Energy expert says winter storm bills signed into law fall short
KILLEEN, Texas (KWTX) - Gov. Greg Abbott signed Senate Bills 2 and 3, Texas lawmakers’ response to the February winter storm, into law on Tuesday afternoon.
“Everything that needed to be done was done to fix the power grid in Texas,” Abbott said at a bill signing event in Austin.
Doug Lewin, the president of Stoic Energy, said that “there’s some positive stuff in there,” but the pieces of legislation fall short of answering all of the problems that arose in February.
“If you say half the problem was supply and half the problem was demand, the Legislature didn’t really do anything to address demand,” Lewin said.
“Even if they got the supply side completely right, you’re only getting a 50% solution,” he said.
On the supply side of the energy market, Senate Bill 3 will require electric generators and certain natural gas infrastructure deemed critical to weatherize, but not for a couple of winters down the line.
“You have to have the Electricity Supply Chain Mapping Committee say, ‘This is the part of the gas supply that serves the power industry,” Lewin said.
“Then you have to have the Railroad Commission, which is not a regulatory body that regulates very strongly to begin with, say, ‘Yes this is critical infrastructure,’” he said.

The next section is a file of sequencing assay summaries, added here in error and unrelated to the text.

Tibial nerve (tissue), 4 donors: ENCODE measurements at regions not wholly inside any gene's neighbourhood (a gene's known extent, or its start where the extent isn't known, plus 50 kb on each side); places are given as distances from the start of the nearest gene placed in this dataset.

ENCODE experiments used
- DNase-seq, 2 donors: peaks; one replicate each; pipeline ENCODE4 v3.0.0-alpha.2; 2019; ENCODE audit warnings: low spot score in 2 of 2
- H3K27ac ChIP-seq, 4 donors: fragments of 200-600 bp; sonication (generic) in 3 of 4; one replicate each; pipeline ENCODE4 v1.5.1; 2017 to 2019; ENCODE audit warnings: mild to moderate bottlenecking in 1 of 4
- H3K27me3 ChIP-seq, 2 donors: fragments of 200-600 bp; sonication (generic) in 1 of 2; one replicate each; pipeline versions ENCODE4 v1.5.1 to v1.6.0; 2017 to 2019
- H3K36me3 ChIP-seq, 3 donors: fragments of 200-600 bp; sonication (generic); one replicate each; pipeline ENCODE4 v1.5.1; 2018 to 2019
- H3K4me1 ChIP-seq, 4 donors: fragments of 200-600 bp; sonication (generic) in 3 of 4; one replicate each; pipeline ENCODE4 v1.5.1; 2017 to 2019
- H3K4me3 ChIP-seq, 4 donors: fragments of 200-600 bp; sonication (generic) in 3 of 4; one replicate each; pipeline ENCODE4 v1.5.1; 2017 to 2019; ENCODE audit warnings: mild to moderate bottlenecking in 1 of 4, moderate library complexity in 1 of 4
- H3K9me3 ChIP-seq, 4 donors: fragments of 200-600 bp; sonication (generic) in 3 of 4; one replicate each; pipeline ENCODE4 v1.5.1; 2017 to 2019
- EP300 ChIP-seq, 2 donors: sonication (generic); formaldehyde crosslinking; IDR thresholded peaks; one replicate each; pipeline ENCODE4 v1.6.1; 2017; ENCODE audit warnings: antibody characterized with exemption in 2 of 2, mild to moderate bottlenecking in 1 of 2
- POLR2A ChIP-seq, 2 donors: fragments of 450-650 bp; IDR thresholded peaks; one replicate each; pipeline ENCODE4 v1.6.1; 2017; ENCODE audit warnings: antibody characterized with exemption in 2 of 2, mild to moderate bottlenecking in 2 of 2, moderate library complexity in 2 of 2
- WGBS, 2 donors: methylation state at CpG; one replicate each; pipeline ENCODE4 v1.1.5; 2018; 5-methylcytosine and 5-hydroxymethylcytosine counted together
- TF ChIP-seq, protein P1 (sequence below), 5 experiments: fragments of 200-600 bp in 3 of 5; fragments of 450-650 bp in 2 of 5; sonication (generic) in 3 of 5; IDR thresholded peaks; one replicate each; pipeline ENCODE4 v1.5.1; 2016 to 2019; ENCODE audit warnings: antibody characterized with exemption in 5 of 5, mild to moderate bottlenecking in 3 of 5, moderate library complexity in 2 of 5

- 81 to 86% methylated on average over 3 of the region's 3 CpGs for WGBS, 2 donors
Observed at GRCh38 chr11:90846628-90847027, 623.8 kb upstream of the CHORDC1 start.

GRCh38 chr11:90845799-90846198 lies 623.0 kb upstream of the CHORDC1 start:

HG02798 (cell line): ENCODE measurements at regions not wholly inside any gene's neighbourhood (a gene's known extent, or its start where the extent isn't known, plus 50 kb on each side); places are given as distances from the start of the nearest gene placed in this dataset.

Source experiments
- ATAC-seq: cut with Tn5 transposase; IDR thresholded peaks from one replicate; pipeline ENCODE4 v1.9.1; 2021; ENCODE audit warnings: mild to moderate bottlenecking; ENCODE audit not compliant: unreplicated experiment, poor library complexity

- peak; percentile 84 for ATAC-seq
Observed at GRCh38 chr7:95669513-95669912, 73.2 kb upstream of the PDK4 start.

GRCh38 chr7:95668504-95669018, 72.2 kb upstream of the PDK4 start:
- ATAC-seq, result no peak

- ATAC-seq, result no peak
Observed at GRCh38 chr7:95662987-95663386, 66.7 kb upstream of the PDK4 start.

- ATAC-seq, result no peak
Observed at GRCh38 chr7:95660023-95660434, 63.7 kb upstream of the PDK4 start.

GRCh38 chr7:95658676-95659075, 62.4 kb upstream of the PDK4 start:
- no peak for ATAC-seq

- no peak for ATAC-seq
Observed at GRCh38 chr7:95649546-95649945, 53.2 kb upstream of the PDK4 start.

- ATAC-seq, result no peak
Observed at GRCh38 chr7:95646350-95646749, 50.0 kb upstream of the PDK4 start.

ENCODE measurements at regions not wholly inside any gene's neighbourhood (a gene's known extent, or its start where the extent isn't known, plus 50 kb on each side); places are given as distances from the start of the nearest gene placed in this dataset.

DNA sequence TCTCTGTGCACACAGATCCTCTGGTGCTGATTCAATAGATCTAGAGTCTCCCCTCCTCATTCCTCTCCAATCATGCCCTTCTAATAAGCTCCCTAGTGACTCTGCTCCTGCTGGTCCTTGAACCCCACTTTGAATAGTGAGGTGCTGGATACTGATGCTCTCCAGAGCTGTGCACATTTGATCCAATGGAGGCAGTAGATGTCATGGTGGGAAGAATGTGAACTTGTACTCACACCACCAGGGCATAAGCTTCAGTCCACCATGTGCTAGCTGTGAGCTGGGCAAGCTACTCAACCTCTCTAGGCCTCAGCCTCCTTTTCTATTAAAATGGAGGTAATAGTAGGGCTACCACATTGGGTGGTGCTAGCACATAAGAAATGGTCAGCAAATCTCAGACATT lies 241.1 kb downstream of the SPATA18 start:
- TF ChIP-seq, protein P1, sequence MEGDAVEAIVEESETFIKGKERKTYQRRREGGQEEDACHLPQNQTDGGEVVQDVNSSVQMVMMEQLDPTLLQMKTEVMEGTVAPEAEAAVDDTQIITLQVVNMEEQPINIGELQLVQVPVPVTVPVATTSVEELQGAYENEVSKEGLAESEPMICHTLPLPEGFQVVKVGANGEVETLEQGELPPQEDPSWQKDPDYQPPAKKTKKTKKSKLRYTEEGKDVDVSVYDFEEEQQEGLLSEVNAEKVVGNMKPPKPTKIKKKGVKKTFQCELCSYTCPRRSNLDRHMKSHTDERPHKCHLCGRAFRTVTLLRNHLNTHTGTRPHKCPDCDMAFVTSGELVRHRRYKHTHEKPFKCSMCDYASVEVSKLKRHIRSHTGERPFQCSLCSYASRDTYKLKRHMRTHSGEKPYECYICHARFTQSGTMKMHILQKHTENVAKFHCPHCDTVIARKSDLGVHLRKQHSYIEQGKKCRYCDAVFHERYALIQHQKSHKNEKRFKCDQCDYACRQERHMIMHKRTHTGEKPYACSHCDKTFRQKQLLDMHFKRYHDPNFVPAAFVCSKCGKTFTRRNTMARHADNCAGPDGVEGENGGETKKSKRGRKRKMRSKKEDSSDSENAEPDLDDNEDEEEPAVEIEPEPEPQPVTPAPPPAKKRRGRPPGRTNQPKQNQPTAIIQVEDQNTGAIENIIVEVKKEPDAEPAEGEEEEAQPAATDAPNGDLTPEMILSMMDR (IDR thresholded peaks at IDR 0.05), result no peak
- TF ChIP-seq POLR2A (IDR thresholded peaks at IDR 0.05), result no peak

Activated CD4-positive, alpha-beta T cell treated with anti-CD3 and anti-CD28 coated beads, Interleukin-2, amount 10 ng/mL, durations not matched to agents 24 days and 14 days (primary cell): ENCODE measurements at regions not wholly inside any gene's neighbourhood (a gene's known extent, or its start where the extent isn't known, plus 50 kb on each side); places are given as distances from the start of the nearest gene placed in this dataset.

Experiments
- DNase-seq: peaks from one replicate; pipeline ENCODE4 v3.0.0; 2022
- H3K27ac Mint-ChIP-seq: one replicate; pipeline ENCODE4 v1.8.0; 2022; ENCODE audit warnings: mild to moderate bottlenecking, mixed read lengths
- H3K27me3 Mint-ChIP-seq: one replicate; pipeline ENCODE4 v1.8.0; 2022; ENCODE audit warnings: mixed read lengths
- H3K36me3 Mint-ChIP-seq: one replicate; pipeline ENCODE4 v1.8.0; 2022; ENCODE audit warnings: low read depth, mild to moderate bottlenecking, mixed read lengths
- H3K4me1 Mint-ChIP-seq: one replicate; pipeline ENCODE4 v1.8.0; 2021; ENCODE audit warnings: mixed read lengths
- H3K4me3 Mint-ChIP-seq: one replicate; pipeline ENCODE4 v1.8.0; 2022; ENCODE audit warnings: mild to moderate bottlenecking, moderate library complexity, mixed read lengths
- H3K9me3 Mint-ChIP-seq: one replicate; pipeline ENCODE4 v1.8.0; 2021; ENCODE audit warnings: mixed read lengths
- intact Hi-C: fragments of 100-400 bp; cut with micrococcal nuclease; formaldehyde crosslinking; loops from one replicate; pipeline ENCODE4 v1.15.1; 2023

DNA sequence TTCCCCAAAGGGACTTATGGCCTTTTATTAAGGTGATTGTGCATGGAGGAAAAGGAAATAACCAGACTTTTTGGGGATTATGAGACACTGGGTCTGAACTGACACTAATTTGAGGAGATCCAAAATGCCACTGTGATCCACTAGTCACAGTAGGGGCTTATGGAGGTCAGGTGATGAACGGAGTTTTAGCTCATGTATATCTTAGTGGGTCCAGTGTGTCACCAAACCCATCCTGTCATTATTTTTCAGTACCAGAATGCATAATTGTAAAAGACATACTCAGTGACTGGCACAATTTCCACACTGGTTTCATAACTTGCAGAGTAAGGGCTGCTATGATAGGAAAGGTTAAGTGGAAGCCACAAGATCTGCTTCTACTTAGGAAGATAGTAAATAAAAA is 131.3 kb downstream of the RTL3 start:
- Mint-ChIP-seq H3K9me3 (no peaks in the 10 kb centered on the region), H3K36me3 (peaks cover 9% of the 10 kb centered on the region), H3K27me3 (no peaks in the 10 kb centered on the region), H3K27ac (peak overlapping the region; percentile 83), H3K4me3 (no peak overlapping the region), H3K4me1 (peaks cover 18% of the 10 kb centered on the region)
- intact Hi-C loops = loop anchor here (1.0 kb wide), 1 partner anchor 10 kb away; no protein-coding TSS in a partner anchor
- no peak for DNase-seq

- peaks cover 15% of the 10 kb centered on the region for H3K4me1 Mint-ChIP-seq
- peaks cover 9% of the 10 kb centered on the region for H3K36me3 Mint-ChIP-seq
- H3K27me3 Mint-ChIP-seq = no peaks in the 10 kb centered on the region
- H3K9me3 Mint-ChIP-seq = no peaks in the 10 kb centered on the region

“There probably won’t be anything in place for weatherization of gas supply this winter and maybe not even in advance of next winter,” he said.
Also signed into law is a new statewide emergency alert system for power outages and a mechanism that will give state leaders the power to choose the board of the Electric Reliability Council of Texas (ERCOT).
“Our ultimate goal was to make sure that those individuals — those consumers, those constituents — never ever have to deal with this issue ever again,” state Sen. Kelly Hancock, R-North Richland Hills, said at the bill signing event.
In a separate package of bills, consumers will most likely have to pay a few dollars more per month for the next decade to pay down the debt incurred during the storm.
“There is some benefit to consumers in the sense that that is spread out over a longer period of time, and had they not taken that action, our utility bills would have been outrageous,” Lewin said.
“But that is not the same as direct ratepayer assistance,” he added.
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